Colorful Dwarf Cichlids    3/2/06 What is the largest pair of cichlids (full grown in inches) that would live (at full size) comfortably in a 20 gallon long tank (cycled)? I would like a pretty colorful fish/pair for the tank, but don't want to crowd them.  I currently have two large gold fish in the tank--but they are going to the outside pond in the spring (3 feet deep and 4 feet square--lots of room and 3 other healthy goldfish). Color is a biggie this time--I have a plethora of Convict Cichlids--and they are grey and  hide all day.  Thanks! < Lots of choices. Archocentrus nanoluteus or myrnae from Central America. Any of the neolamprologines or Julidochromis species from Lake Tanganyika. If you have soft acidic water then any of the South American or West African dwarf cichlids would be just fine.-Chuck> Poor Choice of Cichlids/Fish  - 02/25/06 I have a 20 gallon tank with an albino Oscar and at the moment an electric yellow Labidochromis and want to add one or two more, but my question is are there any algae eaters or snails etc. that can be mixed with them? Thanks Jeff < The Oscar will get 12 inches long and the yellow lab will get at least 4 inches. These fish grow way too large foe a 20 gallon tank. get rid of these fish and get some dwarf cichlids like kribensis, then you can add algae eaters and snails.-Chuck>

Looking For Severums   2/1/06 I was told by a fellow I had e-mailed to e-mail you regarding my quest. That is I have been looking for some Severums to fill my 80 gallon tank and to hopefully get some to pair off. Now to my dilemma. I am having some difficulty finding them or any for that matter. I live in central Oregon and the local pet stores don't know what I am asking for and the ones that do. Don't know where to get them, so I thought it would be best to look on line. I still can't find any. I find plenty of pictures and old, old letters of people from the United Kingdom selling them. Is there any place I can find them sold in the USA? Can I still find the small ones for fairly cheap? By cheap I mean $3-7 dollars a piece. If you can find the time to write me back and let me know I would be very grateful. Thank You, Eric Stafford in Oregon. < In Portland Oregon there is a place called the Cichlid Exchange run by a good friend named Steve Lundblad. Severums are not rare and I am sure he can help you out. Do a Google search for the Cichlid exchange and contact him for these and other fish that would work well together.-Chuck>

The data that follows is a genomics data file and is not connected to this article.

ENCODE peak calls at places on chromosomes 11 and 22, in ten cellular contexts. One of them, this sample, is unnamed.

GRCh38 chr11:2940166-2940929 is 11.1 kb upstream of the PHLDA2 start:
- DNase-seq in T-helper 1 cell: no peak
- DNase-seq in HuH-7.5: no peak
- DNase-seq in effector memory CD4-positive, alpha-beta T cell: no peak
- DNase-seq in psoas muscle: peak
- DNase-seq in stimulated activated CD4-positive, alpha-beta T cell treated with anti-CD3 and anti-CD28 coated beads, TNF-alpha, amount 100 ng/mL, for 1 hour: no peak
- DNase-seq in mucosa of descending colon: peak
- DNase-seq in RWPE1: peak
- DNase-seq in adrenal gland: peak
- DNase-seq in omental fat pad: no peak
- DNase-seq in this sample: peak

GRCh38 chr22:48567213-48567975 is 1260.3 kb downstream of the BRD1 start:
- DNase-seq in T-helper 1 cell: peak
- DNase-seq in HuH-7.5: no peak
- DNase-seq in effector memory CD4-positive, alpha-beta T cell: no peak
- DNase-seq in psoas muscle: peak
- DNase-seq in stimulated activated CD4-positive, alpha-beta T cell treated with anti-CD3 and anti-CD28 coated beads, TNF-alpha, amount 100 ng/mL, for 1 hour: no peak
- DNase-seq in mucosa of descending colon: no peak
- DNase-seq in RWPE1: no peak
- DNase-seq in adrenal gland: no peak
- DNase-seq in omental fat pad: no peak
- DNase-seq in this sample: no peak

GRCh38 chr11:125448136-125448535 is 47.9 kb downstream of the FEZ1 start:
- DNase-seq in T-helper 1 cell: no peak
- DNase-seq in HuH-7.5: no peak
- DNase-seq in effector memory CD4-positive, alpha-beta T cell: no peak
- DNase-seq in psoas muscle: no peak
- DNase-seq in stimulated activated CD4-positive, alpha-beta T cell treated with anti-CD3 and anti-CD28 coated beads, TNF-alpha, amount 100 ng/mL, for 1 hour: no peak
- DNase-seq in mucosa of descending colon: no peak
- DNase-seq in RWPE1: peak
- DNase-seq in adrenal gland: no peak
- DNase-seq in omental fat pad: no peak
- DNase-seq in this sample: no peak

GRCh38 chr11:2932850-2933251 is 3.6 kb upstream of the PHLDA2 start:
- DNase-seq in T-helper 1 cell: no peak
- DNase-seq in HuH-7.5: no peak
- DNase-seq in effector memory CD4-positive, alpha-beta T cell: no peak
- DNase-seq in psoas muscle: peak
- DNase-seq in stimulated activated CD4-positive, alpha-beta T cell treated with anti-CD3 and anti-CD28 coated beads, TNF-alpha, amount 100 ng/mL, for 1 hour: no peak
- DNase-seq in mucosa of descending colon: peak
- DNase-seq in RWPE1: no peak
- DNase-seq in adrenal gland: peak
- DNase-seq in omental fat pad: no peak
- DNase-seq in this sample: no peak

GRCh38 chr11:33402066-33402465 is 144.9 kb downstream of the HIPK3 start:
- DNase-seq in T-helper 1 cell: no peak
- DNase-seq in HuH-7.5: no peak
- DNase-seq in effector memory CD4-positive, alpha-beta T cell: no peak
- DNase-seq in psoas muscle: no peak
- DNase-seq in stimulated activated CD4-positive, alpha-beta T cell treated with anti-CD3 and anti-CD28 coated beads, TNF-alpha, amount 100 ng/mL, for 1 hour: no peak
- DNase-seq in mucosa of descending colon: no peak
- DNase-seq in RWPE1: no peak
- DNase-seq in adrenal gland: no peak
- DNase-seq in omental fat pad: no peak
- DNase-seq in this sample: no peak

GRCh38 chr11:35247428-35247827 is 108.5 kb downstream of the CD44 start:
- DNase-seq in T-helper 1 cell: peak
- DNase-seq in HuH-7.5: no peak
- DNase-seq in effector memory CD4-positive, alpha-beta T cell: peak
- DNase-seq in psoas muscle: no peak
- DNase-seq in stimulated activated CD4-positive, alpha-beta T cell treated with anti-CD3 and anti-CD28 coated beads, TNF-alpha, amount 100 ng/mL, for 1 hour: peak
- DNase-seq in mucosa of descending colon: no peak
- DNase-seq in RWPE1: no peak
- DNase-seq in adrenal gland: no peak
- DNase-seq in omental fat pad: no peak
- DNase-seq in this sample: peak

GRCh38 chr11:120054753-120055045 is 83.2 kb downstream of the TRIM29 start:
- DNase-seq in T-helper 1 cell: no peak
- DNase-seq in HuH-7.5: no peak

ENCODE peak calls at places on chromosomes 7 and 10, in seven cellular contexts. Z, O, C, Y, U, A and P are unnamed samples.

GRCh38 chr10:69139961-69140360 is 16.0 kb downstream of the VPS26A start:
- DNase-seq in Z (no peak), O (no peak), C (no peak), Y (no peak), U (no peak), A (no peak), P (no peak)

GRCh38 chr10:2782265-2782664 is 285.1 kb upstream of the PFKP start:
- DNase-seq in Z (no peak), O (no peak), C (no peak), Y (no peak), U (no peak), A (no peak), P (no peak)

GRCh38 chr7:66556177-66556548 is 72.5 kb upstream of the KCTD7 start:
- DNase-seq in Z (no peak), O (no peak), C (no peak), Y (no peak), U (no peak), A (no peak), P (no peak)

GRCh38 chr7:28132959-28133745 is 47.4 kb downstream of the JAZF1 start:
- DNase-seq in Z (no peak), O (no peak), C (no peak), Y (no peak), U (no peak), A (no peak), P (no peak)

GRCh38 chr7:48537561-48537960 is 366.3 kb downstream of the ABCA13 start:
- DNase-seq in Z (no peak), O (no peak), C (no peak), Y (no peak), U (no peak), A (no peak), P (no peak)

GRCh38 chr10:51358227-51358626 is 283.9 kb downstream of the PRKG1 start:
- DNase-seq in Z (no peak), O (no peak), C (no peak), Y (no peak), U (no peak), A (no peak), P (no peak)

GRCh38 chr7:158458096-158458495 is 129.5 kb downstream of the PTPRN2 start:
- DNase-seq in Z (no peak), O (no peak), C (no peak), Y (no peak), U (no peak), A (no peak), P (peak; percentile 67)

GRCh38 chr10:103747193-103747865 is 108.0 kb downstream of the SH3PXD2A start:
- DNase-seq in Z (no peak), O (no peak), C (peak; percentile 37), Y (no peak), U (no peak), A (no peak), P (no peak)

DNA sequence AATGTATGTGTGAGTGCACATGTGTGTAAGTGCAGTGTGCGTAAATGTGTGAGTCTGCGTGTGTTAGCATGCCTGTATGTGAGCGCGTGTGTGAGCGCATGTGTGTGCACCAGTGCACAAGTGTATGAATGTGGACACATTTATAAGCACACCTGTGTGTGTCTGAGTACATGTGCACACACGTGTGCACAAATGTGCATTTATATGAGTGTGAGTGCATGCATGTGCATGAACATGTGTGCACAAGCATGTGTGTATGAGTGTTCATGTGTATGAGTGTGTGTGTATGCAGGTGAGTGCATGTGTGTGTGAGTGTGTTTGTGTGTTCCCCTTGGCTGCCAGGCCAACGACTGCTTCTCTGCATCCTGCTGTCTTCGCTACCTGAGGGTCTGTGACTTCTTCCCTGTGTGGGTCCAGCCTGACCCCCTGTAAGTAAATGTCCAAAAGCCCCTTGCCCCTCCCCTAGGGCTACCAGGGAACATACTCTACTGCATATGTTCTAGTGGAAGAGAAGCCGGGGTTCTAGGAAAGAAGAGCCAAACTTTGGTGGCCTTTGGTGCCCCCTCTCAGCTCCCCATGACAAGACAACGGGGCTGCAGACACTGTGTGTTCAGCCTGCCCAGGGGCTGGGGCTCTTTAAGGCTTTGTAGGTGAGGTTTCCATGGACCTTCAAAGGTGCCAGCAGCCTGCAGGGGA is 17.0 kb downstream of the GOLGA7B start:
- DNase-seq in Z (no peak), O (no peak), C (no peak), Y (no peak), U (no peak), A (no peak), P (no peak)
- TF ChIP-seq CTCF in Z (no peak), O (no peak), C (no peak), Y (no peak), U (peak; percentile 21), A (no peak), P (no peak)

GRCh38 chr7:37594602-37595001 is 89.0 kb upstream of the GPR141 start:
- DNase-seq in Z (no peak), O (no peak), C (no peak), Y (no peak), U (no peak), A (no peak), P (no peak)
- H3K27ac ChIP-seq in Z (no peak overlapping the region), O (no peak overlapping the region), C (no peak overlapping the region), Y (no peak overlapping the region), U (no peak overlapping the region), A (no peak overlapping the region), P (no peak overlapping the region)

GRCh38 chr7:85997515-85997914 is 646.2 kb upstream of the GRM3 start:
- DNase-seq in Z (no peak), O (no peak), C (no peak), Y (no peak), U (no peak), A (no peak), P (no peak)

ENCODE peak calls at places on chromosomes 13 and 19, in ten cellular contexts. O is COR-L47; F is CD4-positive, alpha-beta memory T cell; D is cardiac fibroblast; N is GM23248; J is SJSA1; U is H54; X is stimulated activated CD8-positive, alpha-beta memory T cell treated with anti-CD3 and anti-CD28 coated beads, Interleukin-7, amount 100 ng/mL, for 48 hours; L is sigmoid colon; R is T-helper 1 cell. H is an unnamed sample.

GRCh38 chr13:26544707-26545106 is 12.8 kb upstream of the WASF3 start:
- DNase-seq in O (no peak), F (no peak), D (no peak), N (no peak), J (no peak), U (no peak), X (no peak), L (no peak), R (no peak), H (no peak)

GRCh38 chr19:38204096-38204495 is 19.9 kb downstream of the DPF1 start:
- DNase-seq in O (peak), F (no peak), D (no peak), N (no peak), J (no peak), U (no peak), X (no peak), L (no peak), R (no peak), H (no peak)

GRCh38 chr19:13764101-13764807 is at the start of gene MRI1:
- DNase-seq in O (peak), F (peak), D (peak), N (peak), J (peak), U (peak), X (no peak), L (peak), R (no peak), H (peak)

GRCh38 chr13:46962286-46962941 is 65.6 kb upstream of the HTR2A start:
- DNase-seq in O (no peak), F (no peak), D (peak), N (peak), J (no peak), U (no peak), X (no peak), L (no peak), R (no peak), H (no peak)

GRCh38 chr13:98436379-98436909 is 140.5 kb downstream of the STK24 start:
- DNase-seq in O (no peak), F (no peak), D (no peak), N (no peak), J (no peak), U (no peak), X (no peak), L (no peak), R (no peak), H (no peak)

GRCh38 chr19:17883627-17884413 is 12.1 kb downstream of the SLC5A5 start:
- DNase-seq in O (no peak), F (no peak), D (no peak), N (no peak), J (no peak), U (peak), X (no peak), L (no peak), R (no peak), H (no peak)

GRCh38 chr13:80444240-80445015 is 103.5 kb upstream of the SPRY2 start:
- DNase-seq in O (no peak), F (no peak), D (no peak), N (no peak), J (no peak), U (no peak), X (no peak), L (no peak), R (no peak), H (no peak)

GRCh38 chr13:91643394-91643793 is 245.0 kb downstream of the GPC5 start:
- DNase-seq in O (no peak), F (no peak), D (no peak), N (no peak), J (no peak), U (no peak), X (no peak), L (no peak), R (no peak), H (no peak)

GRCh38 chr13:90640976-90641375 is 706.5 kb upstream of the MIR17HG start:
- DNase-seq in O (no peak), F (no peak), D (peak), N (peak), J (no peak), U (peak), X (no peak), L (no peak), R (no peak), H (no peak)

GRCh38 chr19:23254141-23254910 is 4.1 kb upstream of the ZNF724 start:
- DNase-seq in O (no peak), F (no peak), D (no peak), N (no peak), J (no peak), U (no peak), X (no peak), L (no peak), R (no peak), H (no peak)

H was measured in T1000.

Parachromis motaguensis  9/5/05 My name is Christine, and I have heard about a  fish - the Red Tiger Motaguense or Parachromis motaguensis - and could not find  much about it online. I've used your site before and its really great. So I  thought that you guys (and girls) could help me out on  this. Thanks so much! Christine <Hi Christine, Parachromis anything is going to be a big mean fish eating cichlid from Central America.  P. Dovii and P. Managuensis are the two bad boys that come to mind. P. Motaguensis is smaller coming in at just under a foot.  There is a good article on these fish at the link below.  Best Regards, Gage http://www.aquarticles.com/articles/breeding/Kutty_P_motaguensis.html >